clock menu more-arrow no yes

Filed under:

Behind Enemy Lines: Previewing St. John’s with Rumble in the Garden

New, 5 comments

They are still celebrating the Duke win. Party on, Johnnies.

NCAA Basketball: Villanova at St. John Anthony Gruppuso-USA TODAY Sports

To preview tonight’s affair between the Villanova Wildcats and St. John’s, old friend Norman Rose and I chatted about St. John’s, Chris Mullin, and all things Red Storm. You can also check out the reverse side of this short Q&A over at Rumble at the Garden.

Thanks to Norm, and here’s hoping the Johnnies take a break from the uptrend for a night, and then go on to finish their season on a high note.


CL: Congrats on the Duke scalping! Shamorie Ponds is all kinds of awesome. This isn’t even a question but just go ahead and brag for a minute.

NR: Duuuuuude. I still can’t believe that happened. It was honestly more of a relief, because watching this team find so many impressive ways to lose winnable games was unbelievable. And they are better than this, but they are also five guys deep, essentially. And how they did it was, in ways, a revelation. Yes, they played a little over their heads on offense - meaning Shamorie’s threes actually went in and Bashir Ahmed was a steady offensive force. But mostly, they executed and had a really good game plan, fought back from being down ten, held off the Blue Devils...

It was beautiful and tough and inspiring. And such a relief.

CL: What’s the deal with Marcus LoVett saying he might not be back next year?

NR: He’s 21, thought about going pro last year (Europe. No one is saying he’s got a legit NBA shot, but it’d be nice if he got into a training camp!), and has transferred a lot in search of a higher profile. We were assuming he wasn’t going to be back next year even before the injury. Now, with some disconnect between him/ his family and the coaching staff, it’s not likely that he will come back. Then again, he was at the game against Duke and celebrating!

I think he could use a few more games to prove to scouts that he can be a playmaker in a system, but he’s got to do for himself.

CL: Is there a larger concern with Chris Mullin’s ability to keep any sort of roster continuity? Bringing in talent hasn’t been an issue...but keeping it...

NR: I’d take issue with that a little. Everyone stayed after year one except Christian Jones, a holdover from Lavin’s time (he would have been useful). After year two Federico Mussini and Malik Ellison left, but both would have seen less playing time this season. Mussini had professional options. Darien Williams transferred to Nevada -- he played fairly rarely -- and has been booted from the Wolfpack program. Richard Freudenberg left for a pro opportunity as well in Germany.

One view of the departures is that Mullin is letting players go who won’t be huge contributors, working to get higher-level players in. Three players are sitting out this season and one (Sid Wilson) committed, signed, attended classes and then decided he wanted to transfer to UConn (and seemingly thought he could get a waiver to play this year. Yeah, ok). So the four players who left next year were essentially traded for four other players, three of whom should make an impact in the future for St. John’s, but leaving this season’s roster thin and vulnerable.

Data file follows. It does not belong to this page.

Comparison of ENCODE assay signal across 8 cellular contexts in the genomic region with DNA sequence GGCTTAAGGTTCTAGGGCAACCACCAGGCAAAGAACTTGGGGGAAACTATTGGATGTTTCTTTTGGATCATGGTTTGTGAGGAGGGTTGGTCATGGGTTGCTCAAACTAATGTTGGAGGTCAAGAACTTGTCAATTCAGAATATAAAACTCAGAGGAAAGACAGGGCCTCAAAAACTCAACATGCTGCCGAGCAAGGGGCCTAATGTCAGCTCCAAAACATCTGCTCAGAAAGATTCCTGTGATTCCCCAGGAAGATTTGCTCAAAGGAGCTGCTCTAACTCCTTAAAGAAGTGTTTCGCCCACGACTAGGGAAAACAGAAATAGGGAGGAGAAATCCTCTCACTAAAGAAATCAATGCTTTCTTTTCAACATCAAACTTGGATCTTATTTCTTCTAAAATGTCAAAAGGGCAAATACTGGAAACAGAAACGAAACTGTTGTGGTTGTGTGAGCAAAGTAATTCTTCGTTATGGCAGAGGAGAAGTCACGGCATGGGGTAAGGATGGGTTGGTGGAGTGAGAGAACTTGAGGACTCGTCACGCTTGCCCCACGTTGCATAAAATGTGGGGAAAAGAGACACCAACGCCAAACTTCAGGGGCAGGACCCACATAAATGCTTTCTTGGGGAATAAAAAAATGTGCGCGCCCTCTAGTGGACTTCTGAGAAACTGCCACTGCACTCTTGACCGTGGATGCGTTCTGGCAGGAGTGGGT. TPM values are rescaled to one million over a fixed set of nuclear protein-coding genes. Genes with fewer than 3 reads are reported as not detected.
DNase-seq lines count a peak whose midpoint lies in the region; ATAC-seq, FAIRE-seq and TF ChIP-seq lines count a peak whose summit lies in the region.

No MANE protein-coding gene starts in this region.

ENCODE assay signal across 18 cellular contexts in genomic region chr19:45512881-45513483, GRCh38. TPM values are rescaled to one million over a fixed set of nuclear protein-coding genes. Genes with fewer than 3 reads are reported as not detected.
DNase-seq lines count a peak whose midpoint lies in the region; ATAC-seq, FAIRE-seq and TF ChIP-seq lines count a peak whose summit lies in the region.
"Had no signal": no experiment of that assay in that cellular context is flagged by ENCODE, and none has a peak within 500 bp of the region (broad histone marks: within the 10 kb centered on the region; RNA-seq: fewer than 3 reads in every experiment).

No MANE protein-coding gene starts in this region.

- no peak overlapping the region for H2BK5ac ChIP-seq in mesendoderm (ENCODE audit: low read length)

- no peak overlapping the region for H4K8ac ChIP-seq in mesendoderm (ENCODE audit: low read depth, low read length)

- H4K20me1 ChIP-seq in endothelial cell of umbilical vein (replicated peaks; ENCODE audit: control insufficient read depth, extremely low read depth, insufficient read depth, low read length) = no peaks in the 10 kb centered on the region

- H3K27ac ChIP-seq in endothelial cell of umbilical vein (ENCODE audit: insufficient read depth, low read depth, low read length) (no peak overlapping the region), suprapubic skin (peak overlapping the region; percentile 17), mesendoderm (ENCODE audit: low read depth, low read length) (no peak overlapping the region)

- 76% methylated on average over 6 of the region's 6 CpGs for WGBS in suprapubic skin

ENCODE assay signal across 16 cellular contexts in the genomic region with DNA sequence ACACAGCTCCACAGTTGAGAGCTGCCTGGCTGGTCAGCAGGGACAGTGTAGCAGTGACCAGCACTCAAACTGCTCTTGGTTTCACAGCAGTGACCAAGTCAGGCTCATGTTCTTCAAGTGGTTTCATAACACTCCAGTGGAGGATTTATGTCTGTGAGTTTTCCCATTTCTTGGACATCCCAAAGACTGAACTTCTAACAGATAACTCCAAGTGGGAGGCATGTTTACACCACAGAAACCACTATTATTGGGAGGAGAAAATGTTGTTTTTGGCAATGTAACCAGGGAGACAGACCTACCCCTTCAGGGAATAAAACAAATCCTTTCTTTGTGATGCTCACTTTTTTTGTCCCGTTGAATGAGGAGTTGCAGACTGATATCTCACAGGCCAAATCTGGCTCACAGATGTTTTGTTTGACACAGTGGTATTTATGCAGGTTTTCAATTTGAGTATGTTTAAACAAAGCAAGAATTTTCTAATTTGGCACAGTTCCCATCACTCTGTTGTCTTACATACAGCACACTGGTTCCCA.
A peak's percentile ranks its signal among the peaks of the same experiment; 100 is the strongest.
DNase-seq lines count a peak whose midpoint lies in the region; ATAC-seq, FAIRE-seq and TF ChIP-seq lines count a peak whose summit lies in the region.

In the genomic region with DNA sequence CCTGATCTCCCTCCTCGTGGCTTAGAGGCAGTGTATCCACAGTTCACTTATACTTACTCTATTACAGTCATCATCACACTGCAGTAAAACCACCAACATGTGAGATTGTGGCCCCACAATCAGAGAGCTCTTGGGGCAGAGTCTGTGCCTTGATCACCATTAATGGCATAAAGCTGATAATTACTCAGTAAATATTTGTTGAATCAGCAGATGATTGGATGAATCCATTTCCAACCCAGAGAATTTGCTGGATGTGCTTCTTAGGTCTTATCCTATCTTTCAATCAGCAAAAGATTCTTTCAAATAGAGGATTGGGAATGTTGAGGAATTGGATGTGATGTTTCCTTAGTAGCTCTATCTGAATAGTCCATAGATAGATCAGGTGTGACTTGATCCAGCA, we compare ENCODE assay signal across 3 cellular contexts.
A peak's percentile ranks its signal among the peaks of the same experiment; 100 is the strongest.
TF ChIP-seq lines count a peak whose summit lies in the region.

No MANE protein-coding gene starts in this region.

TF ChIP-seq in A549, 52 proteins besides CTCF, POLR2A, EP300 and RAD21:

CL: Is Chris Mullin really as bad of a in-game coach as he appears? What can he do to fix that?

NR: I’ll start by saying that I fully believe that coaches should be more concerned with the pre-game planning of the team, and in-game adjustments are somewhat overrated, except for halftime adjustments.

I think Mullin and his staff have had some solid adjustments at halves over the course of the last year and a half. Some have been less good. Some of the execution out of time outs has been really poor. Some of the communication late in the game (like whether to foul while up three) has been abysmal.

Mullin shows that he has not been a sideline coach at times -- some of the time out meetings will take too long, or players will freelance, or they don’t make great on-the-fly adjustments during opponents’ runs. BUT, the issue in the coaching might also be that the players do have some freedom to freelance on shot choices, since Mullin emphasizes being comfortable and reactive versus listening for instruction from the sideline. There’s an assumption of basketball IQ over the two and a half years, at times, that seems... generous.

And the team’s bigger faults are the little execution issues that happen with fatigue - running at a shooter too fast when it doesn’t matter and you won’t block his shot anyway (thinking of the loss to Georgetown in overtime).

So yes, Mullin can become a better in-game coach. I think it’s more important that his team be better prepared and execute better, which is also on him and his staff.

CL: For the record, are you #TeamUConn in the Big East expansion debate or are you a weirdo?

NR: Pure wierdo. UConn can wither on a vine.

CL: Will St. John’s build on the Duke win and get a win in the Big East?

NR: Yes. They have been so close, and hopefully this experience reminds them to take no teams for granted (see: home vs. Providence. That effort barked and howled and chewed. Or home vs. DePaul) They should have won at Creighton. One of the Xavier games, as well.

Real talk, though, the depth, the effort, the defense and the shooting so far would have gotten them to about Marquette’s record. Which would be 15-9 overall, which would have been respectable, but still a touch under expectations.

CL: Give us a prediction for Wednesday night’s game.

NR: A real let down for the Johnnies. 81-69, Villanova.